by Dr. Alberto Villoldo: When I started my shamanic training, I would ask myself, “Is this real, or am I making all of this up?”
During one lengthy stay in the jungle working with the Ayahuasca vine, I began to learn the territory shown to me by the plant medicine. I was no longer thrashed about by the visions, taken from the holiest heavens to the deepest hells, but able to guide them. But before that happened, I had a terrifying encounter with an Amazonian anaconda. In one ceremony with the medicine plants, we were inside a maloca—a circular thatched hut raised on posts above the ground. We were working indoors because the Amazon River had overrun its banks and flooded the area. Halfway into the evening, I felt a need to pee. I leave the maloca and go down a couple of wooden steps. I am peeing contentedly, the sky above full of stars, when I notice a ripple in the water coming toward me. As it draws near I realize that it is a serpent, a gigantic anaconda that opens its mouth when it reaches me, showing me the webbing inside the roof of its mouth. I am terrified by the beast and run back inside and hide my head under my poncho, praying that it will go away.
A few months later I am leading a workshop in the Swiss Alps. After the evening program ends, I walk to my cabin and stop outside for a few moments to admire the stars. The cabin is set deep in the woods, and the evening is warm and clear. Suddenly, I notice a ripple cutting through the air like a sound wave, except everything remains silent. And then I see the gigantic anaconda slithering toward me from the forest. This time I hold my ground, feeling my heart pounding in my chest. I realize that the snake is coming for me, and I watch how it opens its jaws, and I observe the webbing on the roof of its mouth. Then I hear a voice that says with absolute clarity, “You know that I am going to eat you. Your choice is to either go through me and come out the other side as serpent poop, or become me as I digest you.”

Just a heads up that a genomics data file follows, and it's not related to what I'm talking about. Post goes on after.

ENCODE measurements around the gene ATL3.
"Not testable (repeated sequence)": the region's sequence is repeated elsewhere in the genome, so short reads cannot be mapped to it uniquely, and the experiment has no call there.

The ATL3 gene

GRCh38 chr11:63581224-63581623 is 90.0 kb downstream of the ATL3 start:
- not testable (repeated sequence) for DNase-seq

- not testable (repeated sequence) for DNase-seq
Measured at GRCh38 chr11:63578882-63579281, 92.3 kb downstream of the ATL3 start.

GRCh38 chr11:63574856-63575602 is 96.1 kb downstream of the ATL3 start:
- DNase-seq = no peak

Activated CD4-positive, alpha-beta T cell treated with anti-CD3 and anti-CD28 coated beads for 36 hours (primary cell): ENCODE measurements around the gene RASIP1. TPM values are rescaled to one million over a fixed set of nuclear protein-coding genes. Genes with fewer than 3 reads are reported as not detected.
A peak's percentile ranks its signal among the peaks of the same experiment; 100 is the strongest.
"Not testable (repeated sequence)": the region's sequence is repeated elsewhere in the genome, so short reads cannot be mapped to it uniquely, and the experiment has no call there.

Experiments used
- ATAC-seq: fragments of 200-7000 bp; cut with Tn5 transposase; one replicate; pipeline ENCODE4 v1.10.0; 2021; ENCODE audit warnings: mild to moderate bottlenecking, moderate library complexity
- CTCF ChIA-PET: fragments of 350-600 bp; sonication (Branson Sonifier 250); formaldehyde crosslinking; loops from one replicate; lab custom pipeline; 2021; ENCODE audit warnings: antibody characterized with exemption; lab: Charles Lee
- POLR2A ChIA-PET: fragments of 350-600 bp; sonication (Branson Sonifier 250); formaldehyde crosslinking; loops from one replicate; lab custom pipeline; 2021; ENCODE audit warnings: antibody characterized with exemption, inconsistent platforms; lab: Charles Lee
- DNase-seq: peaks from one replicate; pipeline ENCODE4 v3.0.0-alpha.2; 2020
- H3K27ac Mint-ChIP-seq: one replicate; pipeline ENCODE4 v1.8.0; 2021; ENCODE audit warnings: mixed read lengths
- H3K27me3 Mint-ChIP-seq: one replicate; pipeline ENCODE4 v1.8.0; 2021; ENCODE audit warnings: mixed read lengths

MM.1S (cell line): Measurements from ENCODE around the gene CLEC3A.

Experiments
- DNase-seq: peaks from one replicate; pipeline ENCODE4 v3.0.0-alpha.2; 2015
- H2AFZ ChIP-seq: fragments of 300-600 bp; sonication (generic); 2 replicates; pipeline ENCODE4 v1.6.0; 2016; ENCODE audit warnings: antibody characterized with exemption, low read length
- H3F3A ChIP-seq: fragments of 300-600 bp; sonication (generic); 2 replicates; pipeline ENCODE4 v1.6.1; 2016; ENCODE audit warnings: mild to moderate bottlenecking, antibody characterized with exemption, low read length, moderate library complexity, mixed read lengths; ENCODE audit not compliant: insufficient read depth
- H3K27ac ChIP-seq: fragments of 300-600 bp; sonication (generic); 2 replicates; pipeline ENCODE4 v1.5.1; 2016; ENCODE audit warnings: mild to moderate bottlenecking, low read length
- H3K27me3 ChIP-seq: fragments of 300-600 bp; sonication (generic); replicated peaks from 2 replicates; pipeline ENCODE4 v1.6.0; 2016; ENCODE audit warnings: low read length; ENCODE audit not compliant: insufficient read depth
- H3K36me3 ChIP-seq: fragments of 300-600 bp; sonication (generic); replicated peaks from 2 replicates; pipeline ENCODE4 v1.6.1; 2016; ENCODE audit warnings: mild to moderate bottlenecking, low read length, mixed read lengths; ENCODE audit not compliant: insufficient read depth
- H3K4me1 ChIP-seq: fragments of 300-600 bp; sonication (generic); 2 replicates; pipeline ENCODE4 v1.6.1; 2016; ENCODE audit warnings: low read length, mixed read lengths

I realize that fighting is futile and nod to the great creature. I feel myself being swallowed and all my bones being crushed as my light, freed from my body, seeps into every cell of the great snake and I become one with it.
In that instant I had a perfect understanding of what it meant to be a luminous warrior with no enemies in this world or the next. The anaconda was not my enemy. It was a test, a friend who freed me from the fear of losing my life.
It took me a moment to come back to my body, standing at the edge of the forest, gazing at the stars once again. I pinched myself. There was no anaconda, and I felt vast and expansive, bathed in the Primordial Light, part of a great emptiness that was cognizant and alive.
A few weeks later, I returned to California to my job on the faculty of the university. After a day of meetings and committees, of grading papers written by students made to take my course in order to graduate, I recall asking myself, “Is this real?” And in those hallowed halls of learning, I could not find anything real.
There was no longer any truth there for me.
This meant leaving the faculty of a prestigious university and the comfort of a monthly salary. I had worked hard to secure my job and position, and woke up one morning to realize that the security I had longed for had become a golden cage. I was like an eagle whose wings had been clipped; I looked impressive sitting on my perch, but could not fly far no matter how hard I flapped my wings.
It was time for the professor to die, to let go of the love, the money, and the identity that the position offered me. I decided that it was time to stop hiding behind my degrees, and to begin teaching adults who were dedicated to becoming modern shamans. By then, I had a young family to support and no income, title, or position, but I knew who I was and where I was going. It’s not as if I had a destination in mind. It was a vague calling, and a sense of destiny, that made me walk away from a daydream.
I had woken up from the daydream of security. I would still have to wake up from the daydream of permanence and the daydream of love that is unconditional. But I had my first taste of the sacred dream and of Ti, and I knew that nothing would be the same after that.